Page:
The Behavioral Services Unit (BSU) at the Oregon National Primate Research Center (ONPRC) is devoted to the psychological well-being of our nonhuman primates (NHPs). The primary goal of the unit is to provide conditions that afford the NHPs opportunities to express species-typical behaviors (such as grooming and foraging) and reduce stress. BSU collaborates with husbandry, veterinary and scientific staffs to implement the Division of Comparative Medicine Behavioral Management plan, which provides for the social and behavioral needs of our monkeys.
NHPs are social animals that form complex relationships in their natural habitats. Therefore, we provide our monkeys with maximum social opportunities. Well over half the NHP population at ONPRC lives in large outdoor or indoor/outdoor groups; the remaining animals live indoors in small groups or cages. Whenever possible, we pair caged NHPs, keeping two monkeys in a large double cage with a removable slide (which can be replaced to separate the cage-mates). We also work with the Resources, Facilities and Operations Unit to design new caging to promote social housing. Placing and maintaining NHPs in social situations is a top priority of the BSU.
NHPs are naturally curious, spending a great deal of time foraging and investigating novel objects in their natural habitats. We attempt to mimic their natural environment and give our monkeys the same opportunities. We provide toys, rotated on a biweekly basis, for novel stimuli and exploration. The NHPs also have an opportunity to watch television and listen to the radio. In addition, they receive supplementary food items, including a variety of fruits and vegetables, trail mix, and frozen treats; plus, we provide foraging devices, rotated regularly, which they can manipulate to obtain food. And particularly in the summer, the monkeys have access to pools and water enrichment.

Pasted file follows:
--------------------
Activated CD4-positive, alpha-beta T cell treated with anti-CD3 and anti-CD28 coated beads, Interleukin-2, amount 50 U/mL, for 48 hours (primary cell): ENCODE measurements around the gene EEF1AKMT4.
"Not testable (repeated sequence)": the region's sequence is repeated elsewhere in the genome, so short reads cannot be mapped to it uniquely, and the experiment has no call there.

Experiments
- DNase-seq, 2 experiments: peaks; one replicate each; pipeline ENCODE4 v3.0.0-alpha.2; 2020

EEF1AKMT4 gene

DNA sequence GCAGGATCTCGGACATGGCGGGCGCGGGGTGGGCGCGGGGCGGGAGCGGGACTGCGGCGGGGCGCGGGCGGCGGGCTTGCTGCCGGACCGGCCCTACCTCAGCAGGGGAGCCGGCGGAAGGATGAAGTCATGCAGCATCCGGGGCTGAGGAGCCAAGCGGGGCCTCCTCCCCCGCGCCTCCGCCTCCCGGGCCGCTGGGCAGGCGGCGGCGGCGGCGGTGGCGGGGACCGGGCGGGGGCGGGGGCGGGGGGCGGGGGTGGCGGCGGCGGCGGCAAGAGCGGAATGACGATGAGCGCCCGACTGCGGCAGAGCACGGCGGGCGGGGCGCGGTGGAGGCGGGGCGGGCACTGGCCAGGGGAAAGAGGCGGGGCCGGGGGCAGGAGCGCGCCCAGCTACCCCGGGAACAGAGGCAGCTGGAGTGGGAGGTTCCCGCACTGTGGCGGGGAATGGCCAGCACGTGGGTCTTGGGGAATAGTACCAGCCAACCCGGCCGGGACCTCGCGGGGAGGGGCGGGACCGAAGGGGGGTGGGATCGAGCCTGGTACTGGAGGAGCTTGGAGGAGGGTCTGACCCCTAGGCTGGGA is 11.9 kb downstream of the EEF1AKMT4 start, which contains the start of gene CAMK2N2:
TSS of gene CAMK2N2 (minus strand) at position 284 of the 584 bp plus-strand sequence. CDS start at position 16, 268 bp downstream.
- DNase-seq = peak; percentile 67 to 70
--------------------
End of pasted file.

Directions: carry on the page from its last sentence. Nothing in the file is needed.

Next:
Click to see an image gallery of some our environmental enrichment strategies.
Another focus of the BSU is training. We work with clinical, husbandry, and scientific staffs to train NHPs to voluntarily cooperate with procedures necessary for husbandry and research protocols, such as entering a transfer box or receiving an injection (which can happen during a physical exam). We use positive reinforcement training (e.g., clicker training) where animals get rewards for appropriate behaviors. Such training gives NHPs control over their environment and helps to alleviate stress.
Decreasing undesirable behaviors
Despite our best efforts to supply enrichment and social opportunities to the NHPs, some monkeys still display undesirable behaviors such as over-grooming and self-biting. We diagnose and attend to NHPs with these behavioral problems, which can often be reduced through the use of therapeutic devices. For NHPs that engage in over-grooming, we hang paint rollers that have been covered with trail mix on the cages in order to redirect the behavior toward these furry objects. Because some behavioral problems are difficult to cure, we direct our attention on preventative measures, such as socialization.
The BSU staff at ONPRC is committed to advancing our knowledge of how to increase the psychological well-being of our NHPs. We conduct research studies to examine behavioral management in an attempt to understand psychological well-being issues. The results of these studies are presented at national and international meetings and published in scientific journals.